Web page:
Letter in Saturday’s Irish Times…
I write to voice my concern about the future of this country. I am sitting on the steps of the Department of Justice & Law Reform, the sun is beating down on my shoulders and I write to expel a dark thought from my mind. What is to become of the disenfranchised generation of Irish citizens whose future happiness and prosperity in this country has been cast in great black shadows by the criminal activities of our financial institutions and the gross mismanagement of our national affairs by our trusted Government?
Like so many other young Irishmen and women, my partner and I have decided to leave Ireland to live and work in another country. I came to the city today to prepare some things for our trip and to say goodbye to the capital for a while, to soak in some of her unique flavour before departing for Perth in Australia. What is it that makes Ireland a special country? What are the deepest moral values that are the foundations of Irish society? As I walk, thinking about Minister for Finance Brian Lenihan’s recent announcement of the country’s national debt (death?) I was deeply concerned not that I no longer knew what this core moral value might be, but saddened to find that I no longer care.
Seemingly, the woeful economic state we find ourselves in is merely a symptom of a far more threatening problem – a spiritual or existential crisis at play in Irish society. My own sense of moral apathy makes me think a deep wound has been inflicted by the bankers’ greed and it is not in our pockets but sadly in the collective heart of the Irish people. We can endure the toxic financial wreck that is Nama’s balance sheet, the grossly unfair debt saddled so abruptly on honest, hard-working tax-payers.
We cannot endure however, the sheer sense of injustice and the total loss of moral law at the filthy hands of these so-called rogues and sleeveens (it is equally disheartening to see we have had cause over the years to establish a colloquialism to best describe such recurrent characters in Irish society).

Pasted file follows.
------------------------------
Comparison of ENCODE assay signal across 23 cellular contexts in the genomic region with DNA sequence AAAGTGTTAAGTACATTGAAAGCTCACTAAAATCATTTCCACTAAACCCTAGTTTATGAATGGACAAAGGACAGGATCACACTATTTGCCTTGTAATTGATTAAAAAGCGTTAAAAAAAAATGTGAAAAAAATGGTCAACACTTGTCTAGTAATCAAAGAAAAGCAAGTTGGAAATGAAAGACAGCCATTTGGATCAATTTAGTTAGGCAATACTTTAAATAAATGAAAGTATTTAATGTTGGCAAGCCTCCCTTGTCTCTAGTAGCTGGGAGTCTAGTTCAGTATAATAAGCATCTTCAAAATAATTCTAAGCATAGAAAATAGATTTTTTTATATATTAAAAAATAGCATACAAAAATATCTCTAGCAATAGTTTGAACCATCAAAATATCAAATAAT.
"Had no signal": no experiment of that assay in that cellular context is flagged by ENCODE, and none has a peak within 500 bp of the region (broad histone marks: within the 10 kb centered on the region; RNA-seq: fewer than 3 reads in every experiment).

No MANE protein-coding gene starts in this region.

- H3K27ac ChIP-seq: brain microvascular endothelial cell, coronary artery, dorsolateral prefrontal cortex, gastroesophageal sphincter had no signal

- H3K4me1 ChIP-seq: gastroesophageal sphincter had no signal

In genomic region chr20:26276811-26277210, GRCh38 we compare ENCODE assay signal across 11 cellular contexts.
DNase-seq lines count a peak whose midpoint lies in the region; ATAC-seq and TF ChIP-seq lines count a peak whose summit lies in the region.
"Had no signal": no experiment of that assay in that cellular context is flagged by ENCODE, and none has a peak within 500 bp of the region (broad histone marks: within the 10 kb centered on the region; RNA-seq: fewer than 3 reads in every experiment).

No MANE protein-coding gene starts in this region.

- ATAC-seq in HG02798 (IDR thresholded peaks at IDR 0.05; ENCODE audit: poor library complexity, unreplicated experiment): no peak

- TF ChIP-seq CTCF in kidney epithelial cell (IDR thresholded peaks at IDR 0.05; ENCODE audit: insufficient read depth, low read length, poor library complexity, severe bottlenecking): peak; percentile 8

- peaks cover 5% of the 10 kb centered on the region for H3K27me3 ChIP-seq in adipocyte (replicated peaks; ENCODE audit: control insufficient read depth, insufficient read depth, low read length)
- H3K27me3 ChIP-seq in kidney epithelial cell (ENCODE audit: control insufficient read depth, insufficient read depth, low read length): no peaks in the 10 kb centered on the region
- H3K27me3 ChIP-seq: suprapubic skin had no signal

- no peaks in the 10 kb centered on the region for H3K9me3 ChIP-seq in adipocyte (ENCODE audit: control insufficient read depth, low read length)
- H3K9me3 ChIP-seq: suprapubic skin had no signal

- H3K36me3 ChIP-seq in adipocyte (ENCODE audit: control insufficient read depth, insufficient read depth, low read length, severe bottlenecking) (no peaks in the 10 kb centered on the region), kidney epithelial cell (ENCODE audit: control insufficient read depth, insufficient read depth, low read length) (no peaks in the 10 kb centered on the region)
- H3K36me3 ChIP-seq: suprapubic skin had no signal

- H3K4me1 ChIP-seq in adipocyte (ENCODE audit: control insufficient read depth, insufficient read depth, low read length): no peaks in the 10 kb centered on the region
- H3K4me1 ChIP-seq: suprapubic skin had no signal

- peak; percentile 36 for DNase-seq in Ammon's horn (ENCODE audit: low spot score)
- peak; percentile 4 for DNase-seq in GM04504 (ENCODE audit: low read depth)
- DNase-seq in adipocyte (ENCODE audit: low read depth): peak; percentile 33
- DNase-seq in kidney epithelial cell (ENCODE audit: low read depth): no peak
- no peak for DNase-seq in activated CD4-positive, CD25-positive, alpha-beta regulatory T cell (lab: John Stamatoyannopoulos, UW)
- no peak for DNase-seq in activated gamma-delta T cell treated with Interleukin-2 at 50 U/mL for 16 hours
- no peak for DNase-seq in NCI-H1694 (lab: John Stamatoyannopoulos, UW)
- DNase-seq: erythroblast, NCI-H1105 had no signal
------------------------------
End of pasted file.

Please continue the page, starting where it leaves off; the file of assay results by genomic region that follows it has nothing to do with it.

An example has been set by the leaders of this country that their selfish and cynical behaviour is an acceptable discourse in modern Ireland. Our potential to act meaningfully and righteously in this society has been shrouded in this cynicism by the greedy, ignorant brutes that head our banks and by the lacklustre unimaginative politicians that sit in our Government offices.
As a young able man I am ashamed that my chosen course of action is not violent protest (there should be rioting in the streets outside Dáil Eireann and Anglo Irish Bank); rather I choose to leave the wreckage – feeling as if a bully has just entered the playing field, burst the ball and walked away.
Sitting outside the Department of Justice Law Reform, whose steps feel like empty totems of the now laughable notion of justice, I think that the task at hand is not to set the country’s financial institutions back on track. It is to inspire an entire generation of skilled workers leaving our shores to return at some point to rebuild Ireland in the spirit of honesty and hard work, with a belief in our ability to live for the prosperity of others as well as ourselves. – Yours, etc,
Bray, Co Wicklow.
4 thoughts on “"Empty totems of the now laughable notion of justice"”
While Ben’s right on the money here, there’s a certain irony in the fact that his thespian cousin is currently playing an icon of Ireland’s shallow, materialistic nadir. Rory Nolan, cousin of the author, is Ross O’Carroll Kelly.
This letter is a sad commentary on the country in which we are living. Those of us who must remain at home have a duty to ensure that we do everything in our power at every opportunity to change things. We elect politicians to look after our economic welfare—we do not elect them to steal from us–of course its not really stealing because they are operating within guidelines that they themselves have drawn up.The next election is the place to start and we should each draw up a list of questions to put to people who seek our vote and tell them that if they get our vote and do not carry out their promises we will deal with them effectively and that obeying the party whip will not be an adequate excuse.
It will not be lost on Fianna Fail strategists that the less of these disgruntled young people that are left in the country, come election time-the less anti Fianna Fail votes will be cast.!
Sadly, Jim, it’s far too late for change through elections. The corrupt political system itself is the direct cause of our downfall. Criminal bankers etc could not have operated without the full cooperation of our corrupt political syste. The next government will make little difference as they will have been spawned in the same corrupt system. The only solution is to build a new republic and the first step in that process is to utterly destroy the system that has ruined the country for generations to come.
The entire corrupt political system needs to be brought down.
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